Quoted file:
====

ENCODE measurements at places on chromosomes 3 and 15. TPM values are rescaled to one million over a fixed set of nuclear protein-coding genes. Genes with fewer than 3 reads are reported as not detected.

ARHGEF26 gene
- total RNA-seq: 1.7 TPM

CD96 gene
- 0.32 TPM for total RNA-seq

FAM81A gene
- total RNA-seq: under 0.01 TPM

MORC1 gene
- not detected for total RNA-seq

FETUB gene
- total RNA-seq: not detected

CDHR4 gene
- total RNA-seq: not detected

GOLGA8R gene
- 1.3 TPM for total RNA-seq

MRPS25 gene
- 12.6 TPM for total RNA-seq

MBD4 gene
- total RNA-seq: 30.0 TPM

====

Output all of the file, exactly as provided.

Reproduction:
ENCODE measurements at places on chromosomes 3 and 15. TPM values are rescaled to one million over a fixed set of nuclear protein-coding genes. Genes with fewer than 3 reads are reported as not detected.

ARHGEF26 gene
- total RNA-seq: 1.7 TPM

CD96 gene
- 0.32 TPM for total RNA-seq

FAM81A gene
- total RNA-seq: under 0.01 TPM

MORC1 gene
- not detected for total RNA-seq

FETUB gene
- total RNA-seq: not detected

CDHR4 gene
- total RNA-seq: not detected

GOLGA8R gene
- 1.3 TPM for total RNA-seq

MRPS25 gene
- 12.6 TPM for total RNA-seq

MBD4 gene
- total RNA-seq: 30.0 TPM